External and flexible study

We understand that you might not always be able to study full-time on campus. You might be working or have family commitments, and can't attend classes. You might want to study a single subject, take classes over the summer holidays, or fast-track your degree.

To help you, there are a number of flexible study options that may be available for your course.

Part-time

Studying part-time is a great option if you're already working or have other commitments that take up a lot of your time. You may be able to study 1 or 2 units each semester. Your degree will take you longer to complete, but you can do it at a pace that is more suited to your needs.

See your course information to find out if it's offered part-time.

If you're a full-time student but feel like you can't commit enough time to studying, you may be able change to studying part-time. If you're withdrawing from units, you need to withdraw before a certain date to ensure you don't receive an academic or financial penalty.

If you work full-time and can't be on campus during the day, some units may hold classes outside of work hours. To find out if the units you're interested in are offered after hours, check the subject details for timetable information, or contact the unit coordinator.

External

External study - also known as distance, online or open learning - means that you don't have to be on campus to study.

Some of our courses are offered online, with lecture notes and learning materials available for download. You'll complete assessment and submit it online.

Other external courses are offered through correspondence, where your learning materials will be sent through the mail. You'll receive the same education as internal students, without having to be on campus.

We offer some external courses that you can study while living outside of Australia. Check your course information for details.

External courses

Summer program

Units you can study during the summer program

The summer program is a shorter teaching period that usually runs from late November until the last weeks of February. Units are taught in intensive blocks of classes, or in weekly classes. If you're a QUT student, the summer program can help you:

  • get a head start on your course
  • accelerate your studies
  • catch up on your units
  • diversify your studies.

The summer program is a good time to complete any project work required for your course. You can tailor this project to help your post-study career options.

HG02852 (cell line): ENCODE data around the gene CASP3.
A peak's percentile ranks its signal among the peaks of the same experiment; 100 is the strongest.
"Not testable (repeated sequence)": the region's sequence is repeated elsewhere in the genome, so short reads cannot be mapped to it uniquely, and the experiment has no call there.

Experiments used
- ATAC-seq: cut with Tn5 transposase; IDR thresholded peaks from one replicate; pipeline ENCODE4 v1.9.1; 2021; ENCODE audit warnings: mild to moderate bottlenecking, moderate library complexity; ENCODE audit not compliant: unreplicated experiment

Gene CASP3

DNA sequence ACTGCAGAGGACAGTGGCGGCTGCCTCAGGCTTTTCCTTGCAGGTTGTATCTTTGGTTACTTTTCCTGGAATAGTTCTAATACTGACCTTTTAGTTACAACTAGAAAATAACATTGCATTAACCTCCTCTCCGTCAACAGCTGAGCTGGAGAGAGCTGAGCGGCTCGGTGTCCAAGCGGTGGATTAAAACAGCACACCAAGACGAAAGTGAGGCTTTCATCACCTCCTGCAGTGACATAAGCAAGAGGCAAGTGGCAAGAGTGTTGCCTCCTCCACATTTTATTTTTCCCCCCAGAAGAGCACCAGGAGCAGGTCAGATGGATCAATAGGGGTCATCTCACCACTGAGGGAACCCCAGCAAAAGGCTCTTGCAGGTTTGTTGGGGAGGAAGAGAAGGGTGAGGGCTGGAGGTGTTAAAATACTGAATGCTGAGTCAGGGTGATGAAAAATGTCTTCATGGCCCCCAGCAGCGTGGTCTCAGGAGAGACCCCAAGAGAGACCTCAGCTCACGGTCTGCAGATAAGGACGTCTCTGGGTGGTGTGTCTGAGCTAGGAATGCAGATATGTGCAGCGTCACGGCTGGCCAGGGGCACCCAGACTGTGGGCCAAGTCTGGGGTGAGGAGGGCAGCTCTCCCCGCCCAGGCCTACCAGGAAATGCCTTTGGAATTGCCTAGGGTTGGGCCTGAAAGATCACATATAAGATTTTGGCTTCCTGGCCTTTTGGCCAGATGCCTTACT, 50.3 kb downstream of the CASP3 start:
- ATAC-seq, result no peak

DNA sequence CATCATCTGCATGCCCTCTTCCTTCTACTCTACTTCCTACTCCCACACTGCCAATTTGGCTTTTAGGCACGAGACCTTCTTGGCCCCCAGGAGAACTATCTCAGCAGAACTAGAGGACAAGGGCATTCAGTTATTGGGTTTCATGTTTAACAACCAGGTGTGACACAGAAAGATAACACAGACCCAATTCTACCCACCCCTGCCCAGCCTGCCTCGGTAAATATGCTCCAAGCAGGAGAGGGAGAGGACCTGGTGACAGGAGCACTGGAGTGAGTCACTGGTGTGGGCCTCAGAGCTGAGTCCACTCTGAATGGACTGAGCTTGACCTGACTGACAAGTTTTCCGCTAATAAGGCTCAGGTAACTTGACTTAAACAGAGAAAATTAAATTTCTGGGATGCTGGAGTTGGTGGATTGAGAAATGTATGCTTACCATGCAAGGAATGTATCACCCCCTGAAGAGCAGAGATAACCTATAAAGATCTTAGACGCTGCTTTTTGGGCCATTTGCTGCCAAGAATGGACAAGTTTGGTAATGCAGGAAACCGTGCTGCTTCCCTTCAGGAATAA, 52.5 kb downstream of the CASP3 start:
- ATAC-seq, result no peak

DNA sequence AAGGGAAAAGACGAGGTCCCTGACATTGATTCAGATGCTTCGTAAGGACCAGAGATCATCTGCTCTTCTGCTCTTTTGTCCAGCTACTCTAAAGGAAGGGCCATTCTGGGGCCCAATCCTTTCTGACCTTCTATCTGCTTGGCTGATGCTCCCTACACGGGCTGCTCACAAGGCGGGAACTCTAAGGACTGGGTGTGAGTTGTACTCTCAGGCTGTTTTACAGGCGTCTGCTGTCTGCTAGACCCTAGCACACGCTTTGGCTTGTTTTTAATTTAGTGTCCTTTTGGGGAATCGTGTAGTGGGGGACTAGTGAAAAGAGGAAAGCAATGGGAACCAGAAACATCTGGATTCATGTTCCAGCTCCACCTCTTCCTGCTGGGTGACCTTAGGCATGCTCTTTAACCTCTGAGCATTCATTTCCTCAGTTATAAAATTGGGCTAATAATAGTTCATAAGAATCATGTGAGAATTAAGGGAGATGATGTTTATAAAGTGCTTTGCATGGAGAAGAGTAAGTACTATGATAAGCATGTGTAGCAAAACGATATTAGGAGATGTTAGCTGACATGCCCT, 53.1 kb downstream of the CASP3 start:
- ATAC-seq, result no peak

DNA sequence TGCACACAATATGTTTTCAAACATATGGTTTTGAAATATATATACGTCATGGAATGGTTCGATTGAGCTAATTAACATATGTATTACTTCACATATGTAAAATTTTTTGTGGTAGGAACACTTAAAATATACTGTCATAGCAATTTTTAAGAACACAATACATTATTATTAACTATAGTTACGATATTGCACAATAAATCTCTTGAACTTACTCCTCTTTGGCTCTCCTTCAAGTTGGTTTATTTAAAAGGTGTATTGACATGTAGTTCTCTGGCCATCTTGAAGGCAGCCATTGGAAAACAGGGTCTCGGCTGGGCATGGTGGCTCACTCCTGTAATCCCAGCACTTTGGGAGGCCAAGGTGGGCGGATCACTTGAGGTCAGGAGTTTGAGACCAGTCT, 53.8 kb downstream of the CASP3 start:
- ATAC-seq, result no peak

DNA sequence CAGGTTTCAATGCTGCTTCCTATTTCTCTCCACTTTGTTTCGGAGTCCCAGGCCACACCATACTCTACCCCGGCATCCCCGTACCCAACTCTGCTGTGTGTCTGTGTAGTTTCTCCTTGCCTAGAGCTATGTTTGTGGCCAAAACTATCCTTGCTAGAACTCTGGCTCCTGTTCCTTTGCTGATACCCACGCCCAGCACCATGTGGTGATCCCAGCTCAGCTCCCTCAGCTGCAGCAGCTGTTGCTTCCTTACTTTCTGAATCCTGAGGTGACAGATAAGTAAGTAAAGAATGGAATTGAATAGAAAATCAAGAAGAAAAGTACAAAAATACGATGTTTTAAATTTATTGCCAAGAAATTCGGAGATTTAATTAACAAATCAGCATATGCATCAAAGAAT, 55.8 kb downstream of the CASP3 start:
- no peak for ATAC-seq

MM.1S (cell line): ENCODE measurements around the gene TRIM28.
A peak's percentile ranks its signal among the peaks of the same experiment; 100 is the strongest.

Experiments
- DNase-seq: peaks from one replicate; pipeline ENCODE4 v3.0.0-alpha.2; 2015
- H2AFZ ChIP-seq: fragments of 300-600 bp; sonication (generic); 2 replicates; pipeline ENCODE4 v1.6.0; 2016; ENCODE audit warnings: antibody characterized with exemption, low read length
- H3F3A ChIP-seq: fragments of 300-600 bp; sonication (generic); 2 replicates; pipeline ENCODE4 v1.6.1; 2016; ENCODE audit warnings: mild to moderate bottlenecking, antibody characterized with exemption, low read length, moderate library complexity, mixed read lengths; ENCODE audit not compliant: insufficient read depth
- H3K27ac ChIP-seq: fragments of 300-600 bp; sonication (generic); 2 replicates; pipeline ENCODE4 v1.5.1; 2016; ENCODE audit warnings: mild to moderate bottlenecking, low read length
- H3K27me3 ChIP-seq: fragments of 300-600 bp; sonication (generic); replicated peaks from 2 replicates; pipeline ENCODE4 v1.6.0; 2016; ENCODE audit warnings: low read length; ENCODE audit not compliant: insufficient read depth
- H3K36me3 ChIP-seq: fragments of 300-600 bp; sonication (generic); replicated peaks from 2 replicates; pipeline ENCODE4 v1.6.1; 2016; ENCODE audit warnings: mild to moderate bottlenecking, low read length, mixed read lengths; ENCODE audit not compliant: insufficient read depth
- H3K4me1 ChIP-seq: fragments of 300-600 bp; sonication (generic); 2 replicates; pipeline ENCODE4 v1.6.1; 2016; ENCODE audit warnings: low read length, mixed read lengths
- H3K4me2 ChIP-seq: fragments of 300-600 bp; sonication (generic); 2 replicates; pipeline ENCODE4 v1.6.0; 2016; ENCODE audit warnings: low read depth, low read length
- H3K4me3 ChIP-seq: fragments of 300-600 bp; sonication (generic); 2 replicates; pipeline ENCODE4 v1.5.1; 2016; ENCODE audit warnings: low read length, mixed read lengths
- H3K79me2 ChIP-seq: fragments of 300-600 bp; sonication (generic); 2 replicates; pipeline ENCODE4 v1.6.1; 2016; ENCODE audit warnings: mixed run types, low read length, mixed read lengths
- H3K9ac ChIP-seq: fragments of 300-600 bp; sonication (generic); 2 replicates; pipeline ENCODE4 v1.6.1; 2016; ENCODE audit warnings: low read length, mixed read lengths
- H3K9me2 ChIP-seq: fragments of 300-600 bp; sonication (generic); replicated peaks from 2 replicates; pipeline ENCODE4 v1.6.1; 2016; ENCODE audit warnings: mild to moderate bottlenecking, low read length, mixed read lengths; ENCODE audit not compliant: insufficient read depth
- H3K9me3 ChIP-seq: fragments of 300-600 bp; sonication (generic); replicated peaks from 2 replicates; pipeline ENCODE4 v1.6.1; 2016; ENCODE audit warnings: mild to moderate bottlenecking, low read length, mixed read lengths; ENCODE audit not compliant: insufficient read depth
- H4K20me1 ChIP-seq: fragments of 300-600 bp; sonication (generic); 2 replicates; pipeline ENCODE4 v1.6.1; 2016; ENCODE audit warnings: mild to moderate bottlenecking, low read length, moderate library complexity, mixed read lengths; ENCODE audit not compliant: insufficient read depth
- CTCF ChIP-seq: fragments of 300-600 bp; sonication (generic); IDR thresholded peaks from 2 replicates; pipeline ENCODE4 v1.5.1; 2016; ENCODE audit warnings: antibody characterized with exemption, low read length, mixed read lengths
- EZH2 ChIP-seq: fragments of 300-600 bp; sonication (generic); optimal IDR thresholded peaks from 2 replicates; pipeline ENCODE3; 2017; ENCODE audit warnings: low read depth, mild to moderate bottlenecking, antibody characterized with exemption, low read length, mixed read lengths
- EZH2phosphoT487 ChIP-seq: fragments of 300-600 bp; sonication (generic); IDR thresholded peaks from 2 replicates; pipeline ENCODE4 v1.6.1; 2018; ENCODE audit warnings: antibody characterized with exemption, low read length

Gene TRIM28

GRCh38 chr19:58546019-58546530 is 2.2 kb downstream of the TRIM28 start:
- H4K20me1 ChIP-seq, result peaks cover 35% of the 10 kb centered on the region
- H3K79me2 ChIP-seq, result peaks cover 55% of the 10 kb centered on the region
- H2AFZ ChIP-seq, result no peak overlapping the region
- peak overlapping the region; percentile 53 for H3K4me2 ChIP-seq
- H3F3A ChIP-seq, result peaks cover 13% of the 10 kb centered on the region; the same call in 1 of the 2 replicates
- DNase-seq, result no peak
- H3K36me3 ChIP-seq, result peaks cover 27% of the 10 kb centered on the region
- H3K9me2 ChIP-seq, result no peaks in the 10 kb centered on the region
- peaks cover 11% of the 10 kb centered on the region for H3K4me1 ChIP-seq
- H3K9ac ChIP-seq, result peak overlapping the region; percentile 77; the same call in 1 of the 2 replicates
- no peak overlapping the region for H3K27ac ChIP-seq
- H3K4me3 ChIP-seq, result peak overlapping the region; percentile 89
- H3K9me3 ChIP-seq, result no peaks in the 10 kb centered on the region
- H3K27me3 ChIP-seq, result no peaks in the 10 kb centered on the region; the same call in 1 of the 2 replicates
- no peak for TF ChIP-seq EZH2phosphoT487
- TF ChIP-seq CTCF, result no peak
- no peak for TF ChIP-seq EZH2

You don't have to be a QUT student to study in the summer program. The program is also open to students from other universities who want to study units not offered at their own university, and the general public. If you're a QUT student, the program offers units at both an undergraduate and postgraduate level. If you're a postgraduate student, you can begin your course in the summer program.

While most units are full fee-paying, if the subject is part of your course, you may be eligible for a HECS-HELP or FEE-HELP loan.

Information on the HECS-HELP loan scheme

Information on the FEE-HELP loan scheme

Not all units are offered during the summer program.

Intensive/block mode study

Some courses offer units in block mode. These units are taught over shorter teaching periods, sometimes over five or six weeks, on several consecutive weekends, or intensively over a week. Because block mode units have comparatively fewer classes, attendance is compulsory. Studying in block mode lets you complete a unit in a much shorter time.

Project-based study

Some courses involve a research project, or a series of smaller projects. Normally part of a postgraduate degree, these project-based units allow you to complete your course while working on an individual project, rather than completing coursework units. This can give you the flexibility to study at a pace that is more suited to your individual needs.

See your course information for unit details.

Study individual units

If you are interested in studying a single subject, but don't want to enrol in an entire degree, you may be able to study as a visiting or cross-institutional student. Studying can be for professional or personal development, or may even count towards a degree at another institution. Studying as a visiting student is also a way to see if study suits your personal needs before committing to a whole degree.

Visiting and cross-institutional students

Fast-tracking your course

While students normally study four units each semester, you might choose to study five. This will allow you to complete your course faster. As long as the units you choose are part of your study plan, and you have met all the prerequisites, you can enrol in five units.

It may be possible to study more than five units (or 60 credit points) in one semester, but you'll need to get special permission from your faculty to do this.